Over the past decade, Malta's banking industry has taken measures to limit risk exposure. Data indicates a trend for increased levels of capital, and increased levels of liquidity.
Source: Central Bank of Malta
Additionally, a further drill-down into the structure of debt issued by local banks reveals a shift in the both clientele and loan value. Over the past decade, as a greater proportion of bank loans are become held by private households, the proportion of loans valued at over €1 million have decreased significantly.
Source: Central Bank of Malta
The effects of this change in loan profile can be seen when comparing the total value of assets held by banks as compared to the total value of loans they have issued. At the end of 2007, the total value of loans issued by local banking institutions was equivalent to around 56% of their total assets. At the end of 2016 the value of loans issued had fallen in both nominal and proportionate terms to around EUR 16.25 billion, or 35% of assets held.
Source: Central Bank of Malta, KPMG Analysis
A Stable Fiscal Outlook
The effects of economic growth and low unemployment have been felt by the Maltese Government as reduced pressure on the public purse. Government has succeeded at narrowing the gap between public revenue and expenditure over recent years. This has been achieved through consistent growth in public revenue, enabling Malta to avoid the need for dramatic austerity programmes as seen in other European nations.
Source: Central Bank of Malta
When comparing Q3 2016 to the same period the previous year, growth in government revenue can be mainly attributed to a 50% increase in charges levied for goods and services provided by government, as well as growth in tax revenue, most significantly an increase of 14% in current tax revenue and an increase of 9% in net social contributions. It is also pertinent to note that when compared to the previous period, revenue from capital transfers receivable declined by 84%. This largely reflects reductions or timing differences in the cash flows to the credit of the capital account. All-in-all total government revenue grew by 6% when compared to the previous period.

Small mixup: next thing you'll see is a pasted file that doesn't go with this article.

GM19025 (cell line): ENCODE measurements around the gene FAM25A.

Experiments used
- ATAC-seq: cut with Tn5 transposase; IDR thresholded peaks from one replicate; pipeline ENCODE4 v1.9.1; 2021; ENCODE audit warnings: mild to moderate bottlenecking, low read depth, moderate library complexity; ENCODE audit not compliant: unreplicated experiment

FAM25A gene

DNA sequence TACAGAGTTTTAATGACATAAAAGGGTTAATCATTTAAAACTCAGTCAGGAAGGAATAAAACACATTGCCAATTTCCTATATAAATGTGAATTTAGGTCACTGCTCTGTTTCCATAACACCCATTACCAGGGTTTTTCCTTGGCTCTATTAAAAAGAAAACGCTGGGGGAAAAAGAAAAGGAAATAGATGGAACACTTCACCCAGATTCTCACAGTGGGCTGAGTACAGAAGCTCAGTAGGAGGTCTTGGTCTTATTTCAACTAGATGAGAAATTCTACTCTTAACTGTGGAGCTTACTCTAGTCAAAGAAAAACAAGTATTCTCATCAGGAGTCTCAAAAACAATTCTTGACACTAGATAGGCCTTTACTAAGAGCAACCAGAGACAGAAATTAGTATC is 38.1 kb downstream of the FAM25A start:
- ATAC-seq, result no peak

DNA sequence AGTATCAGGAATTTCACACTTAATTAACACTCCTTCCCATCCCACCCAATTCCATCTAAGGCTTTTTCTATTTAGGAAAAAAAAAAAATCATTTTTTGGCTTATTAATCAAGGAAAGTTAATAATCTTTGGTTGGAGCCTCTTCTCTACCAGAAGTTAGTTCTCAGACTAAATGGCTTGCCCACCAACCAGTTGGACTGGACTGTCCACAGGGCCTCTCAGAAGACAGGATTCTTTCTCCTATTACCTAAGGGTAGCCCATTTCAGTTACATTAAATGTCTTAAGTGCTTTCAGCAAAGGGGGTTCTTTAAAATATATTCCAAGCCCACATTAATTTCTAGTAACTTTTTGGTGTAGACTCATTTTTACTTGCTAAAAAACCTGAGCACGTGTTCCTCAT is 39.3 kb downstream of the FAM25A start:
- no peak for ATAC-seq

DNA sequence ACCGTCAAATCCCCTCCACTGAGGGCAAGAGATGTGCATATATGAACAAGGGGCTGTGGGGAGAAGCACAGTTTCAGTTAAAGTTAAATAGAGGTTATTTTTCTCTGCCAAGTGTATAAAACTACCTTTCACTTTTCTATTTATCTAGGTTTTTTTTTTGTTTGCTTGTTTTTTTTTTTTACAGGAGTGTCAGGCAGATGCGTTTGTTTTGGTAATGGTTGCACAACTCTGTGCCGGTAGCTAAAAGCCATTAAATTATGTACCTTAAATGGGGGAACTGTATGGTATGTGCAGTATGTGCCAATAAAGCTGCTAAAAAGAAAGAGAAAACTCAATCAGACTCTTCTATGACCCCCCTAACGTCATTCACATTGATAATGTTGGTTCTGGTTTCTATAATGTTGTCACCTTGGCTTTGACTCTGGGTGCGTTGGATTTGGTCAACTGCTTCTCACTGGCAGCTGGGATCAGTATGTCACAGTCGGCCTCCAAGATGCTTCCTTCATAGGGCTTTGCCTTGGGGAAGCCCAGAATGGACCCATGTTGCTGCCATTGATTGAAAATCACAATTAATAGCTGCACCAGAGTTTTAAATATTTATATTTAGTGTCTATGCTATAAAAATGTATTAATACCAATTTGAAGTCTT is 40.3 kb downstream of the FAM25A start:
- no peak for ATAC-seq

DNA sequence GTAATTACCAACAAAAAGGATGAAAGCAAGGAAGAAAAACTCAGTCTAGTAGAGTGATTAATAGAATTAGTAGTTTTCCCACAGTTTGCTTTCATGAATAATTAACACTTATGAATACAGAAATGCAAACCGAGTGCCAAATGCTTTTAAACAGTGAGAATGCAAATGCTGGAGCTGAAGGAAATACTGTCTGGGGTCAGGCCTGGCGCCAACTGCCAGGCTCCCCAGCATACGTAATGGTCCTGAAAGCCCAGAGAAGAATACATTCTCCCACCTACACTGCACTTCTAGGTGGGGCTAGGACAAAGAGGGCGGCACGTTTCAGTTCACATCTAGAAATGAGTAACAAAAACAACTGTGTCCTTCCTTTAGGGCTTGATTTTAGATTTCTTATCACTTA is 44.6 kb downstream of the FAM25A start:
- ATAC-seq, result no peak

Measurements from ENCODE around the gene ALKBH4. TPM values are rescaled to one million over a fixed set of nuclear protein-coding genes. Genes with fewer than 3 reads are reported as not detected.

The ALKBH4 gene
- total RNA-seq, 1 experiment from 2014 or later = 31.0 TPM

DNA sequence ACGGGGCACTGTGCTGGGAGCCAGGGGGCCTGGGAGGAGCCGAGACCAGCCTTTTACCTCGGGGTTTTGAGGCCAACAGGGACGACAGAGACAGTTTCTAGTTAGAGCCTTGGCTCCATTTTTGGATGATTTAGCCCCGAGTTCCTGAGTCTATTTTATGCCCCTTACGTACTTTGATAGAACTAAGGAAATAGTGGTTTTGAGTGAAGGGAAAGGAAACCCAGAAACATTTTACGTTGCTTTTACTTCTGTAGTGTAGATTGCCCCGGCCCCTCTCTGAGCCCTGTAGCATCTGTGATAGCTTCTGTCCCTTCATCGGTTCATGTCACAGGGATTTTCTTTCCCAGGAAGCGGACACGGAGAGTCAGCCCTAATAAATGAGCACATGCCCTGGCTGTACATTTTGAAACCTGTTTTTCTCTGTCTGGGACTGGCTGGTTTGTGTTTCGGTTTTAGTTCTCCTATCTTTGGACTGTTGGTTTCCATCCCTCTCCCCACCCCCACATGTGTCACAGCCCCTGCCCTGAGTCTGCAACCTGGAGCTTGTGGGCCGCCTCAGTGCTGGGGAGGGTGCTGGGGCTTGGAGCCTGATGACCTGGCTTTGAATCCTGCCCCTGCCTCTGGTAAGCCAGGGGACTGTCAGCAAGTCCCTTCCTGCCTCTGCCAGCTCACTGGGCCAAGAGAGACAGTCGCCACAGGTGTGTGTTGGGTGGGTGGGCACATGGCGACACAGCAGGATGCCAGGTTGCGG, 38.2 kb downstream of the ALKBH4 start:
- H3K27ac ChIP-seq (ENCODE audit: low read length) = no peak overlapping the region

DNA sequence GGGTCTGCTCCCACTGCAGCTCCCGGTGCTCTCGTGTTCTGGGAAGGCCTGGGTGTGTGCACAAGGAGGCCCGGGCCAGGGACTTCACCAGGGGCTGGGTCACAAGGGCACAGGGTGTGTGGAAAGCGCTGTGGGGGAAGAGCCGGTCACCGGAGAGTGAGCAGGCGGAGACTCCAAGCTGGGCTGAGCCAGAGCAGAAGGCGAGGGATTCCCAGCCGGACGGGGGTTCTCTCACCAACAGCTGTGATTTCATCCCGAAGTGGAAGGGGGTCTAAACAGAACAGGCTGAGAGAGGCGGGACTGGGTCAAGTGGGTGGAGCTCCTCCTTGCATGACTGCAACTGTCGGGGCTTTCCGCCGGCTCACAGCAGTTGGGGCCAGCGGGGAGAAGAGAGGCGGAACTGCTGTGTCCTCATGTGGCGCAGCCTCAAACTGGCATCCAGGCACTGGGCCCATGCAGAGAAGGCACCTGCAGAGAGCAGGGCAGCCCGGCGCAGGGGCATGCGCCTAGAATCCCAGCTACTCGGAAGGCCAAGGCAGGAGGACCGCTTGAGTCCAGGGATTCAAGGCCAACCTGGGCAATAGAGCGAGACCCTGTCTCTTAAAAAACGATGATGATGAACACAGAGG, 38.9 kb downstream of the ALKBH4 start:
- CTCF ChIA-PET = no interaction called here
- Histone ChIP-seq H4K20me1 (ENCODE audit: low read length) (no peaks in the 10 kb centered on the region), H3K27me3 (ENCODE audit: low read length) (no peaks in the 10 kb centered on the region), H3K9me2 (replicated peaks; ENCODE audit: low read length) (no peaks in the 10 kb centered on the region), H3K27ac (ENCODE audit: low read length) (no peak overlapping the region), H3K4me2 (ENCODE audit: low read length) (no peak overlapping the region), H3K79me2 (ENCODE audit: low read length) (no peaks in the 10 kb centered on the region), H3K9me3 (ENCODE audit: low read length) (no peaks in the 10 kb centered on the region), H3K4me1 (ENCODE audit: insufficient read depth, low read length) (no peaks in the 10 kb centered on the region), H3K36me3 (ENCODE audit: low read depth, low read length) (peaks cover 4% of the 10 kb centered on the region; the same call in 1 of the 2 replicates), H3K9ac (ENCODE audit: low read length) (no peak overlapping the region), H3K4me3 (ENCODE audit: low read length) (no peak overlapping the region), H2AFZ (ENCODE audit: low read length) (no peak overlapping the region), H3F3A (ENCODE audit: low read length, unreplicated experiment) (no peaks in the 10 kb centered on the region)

The decline in public spending also reflects a significant reduction in investment, down by 39% over the previous period. Other significant reductions in payments included a 39% reduction in capital transfers, and a 9% reduction in current transfers. The main increase in expenditure can be traced to a 10% increase in intermediate consumption, and a 6% increase in compensation of employees, collectively reflecting an increase in cost of operations. The increasingly ageing population is also reflected in public finances, as expenses linked to the payment of social benefits and government subsidies have recorded increases when compared to the previous period.
Increasing Income Levels
Economic growth should translate into additional income for the people living within the country. As such, it is important to take into consideration the changes in incomes within Maltese society over the past few years.
In this regard one can note that not only has the average household disposable income grown significantly, but so has the national median income. This suggests that economic growth has not fuelled inequalities, on the contrary it has filtered across Maltese society, stimulating the expansion of the middle class.
Source: NSO, KPMG Analysis
A Better Quality of Life
Economic growth is considered to be one of the main drivers behind an improvement in the quality of life for a nation’s population. One can look towards certain indicators such as health and education for an idea of the progress being made.